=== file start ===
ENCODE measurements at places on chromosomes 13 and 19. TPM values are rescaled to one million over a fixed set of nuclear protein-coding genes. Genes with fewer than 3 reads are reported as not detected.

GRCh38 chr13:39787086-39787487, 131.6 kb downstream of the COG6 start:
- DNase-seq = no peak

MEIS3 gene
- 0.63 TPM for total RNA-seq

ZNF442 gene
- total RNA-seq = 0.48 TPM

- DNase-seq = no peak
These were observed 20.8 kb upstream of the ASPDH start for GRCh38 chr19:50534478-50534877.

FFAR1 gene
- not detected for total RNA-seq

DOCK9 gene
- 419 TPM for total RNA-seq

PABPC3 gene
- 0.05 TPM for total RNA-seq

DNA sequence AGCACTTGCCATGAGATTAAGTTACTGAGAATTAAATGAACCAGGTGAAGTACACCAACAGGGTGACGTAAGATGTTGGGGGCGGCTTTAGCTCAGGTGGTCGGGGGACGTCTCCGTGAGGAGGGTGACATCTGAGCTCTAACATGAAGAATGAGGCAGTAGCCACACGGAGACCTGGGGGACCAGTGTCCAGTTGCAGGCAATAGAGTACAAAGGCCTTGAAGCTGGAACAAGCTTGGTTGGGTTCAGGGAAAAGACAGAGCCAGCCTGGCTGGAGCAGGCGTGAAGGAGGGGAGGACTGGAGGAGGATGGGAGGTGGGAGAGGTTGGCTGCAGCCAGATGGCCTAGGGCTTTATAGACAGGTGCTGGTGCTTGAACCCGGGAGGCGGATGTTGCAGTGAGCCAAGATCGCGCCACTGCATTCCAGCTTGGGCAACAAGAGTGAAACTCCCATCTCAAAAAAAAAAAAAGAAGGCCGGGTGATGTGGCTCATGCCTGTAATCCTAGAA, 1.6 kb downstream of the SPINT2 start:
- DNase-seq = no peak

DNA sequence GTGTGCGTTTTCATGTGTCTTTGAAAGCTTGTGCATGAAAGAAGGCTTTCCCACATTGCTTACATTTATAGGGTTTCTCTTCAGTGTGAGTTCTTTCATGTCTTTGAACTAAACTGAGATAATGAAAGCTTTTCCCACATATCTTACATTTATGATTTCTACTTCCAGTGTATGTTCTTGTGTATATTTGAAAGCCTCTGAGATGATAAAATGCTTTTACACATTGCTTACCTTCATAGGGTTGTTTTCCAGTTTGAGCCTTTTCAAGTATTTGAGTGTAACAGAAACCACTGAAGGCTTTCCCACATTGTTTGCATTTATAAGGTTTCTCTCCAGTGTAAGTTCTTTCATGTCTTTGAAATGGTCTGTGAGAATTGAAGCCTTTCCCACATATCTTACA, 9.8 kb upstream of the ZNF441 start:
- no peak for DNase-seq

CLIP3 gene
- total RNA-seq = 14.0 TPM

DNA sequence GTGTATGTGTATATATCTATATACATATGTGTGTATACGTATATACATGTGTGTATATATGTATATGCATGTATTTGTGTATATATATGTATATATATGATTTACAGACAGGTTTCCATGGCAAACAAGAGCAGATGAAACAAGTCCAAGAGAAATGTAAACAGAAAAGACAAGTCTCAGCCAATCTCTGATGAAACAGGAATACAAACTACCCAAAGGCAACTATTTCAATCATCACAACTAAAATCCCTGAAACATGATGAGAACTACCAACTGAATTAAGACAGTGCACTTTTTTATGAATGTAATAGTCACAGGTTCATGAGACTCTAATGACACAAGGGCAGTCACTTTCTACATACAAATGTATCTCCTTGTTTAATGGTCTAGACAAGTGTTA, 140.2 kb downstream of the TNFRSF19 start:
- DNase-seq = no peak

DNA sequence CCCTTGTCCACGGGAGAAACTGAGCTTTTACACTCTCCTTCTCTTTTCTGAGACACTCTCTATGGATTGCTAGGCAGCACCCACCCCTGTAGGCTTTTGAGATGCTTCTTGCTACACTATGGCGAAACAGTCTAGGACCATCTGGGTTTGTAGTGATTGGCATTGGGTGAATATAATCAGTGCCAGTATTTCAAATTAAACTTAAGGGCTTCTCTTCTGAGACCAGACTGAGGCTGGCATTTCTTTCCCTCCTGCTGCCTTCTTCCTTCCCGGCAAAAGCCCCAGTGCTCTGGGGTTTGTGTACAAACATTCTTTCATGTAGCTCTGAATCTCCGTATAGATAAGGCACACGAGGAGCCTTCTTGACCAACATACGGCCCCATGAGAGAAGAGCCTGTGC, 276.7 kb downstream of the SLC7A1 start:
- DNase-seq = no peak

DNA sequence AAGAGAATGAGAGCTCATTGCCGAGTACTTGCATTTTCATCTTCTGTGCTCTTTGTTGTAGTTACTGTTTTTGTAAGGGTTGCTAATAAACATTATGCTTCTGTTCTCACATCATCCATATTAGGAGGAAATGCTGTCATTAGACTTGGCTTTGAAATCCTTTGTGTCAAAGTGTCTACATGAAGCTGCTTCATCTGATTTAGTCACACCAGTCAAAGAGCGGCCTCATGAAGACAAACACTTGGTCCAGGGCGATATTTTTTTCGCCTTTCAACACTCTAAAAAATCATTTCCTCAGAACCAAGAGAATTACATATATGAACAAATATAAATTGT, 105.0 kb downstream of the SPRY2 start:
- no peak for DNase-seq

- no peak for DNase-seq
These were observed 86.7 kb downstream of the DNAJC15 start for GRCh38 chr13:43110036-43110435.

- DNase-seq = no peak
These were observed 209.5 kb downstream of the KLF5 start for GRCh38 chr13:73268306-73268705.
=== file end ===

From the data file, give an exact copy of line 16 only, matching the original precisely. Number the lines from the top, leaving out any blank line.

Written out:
DNA sequence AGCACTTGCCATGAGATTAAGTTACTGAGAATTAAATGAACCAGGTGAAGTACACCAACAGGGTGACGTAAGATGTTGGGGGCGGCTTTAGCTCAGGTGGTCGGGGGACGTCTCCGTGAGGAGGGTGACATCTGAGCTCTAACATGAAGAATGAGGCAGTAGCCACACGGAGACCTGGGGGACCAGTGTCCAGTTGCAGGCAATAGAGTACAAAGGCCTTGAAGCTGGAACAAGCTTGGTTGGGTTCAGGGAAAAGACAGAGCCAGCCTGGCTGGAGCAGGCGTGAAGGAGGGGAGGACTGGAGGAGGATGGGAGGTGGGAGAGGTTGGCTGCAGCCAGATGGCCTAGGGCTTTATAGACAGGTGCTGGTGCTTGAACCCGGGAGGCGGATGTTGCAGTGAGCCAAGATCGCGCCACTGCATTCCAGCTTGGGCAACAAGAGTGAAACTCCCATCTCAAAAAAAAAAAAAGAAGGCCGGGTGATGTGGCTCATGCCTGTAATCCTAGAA, 1.6 kb downstream of the SPINT2 start: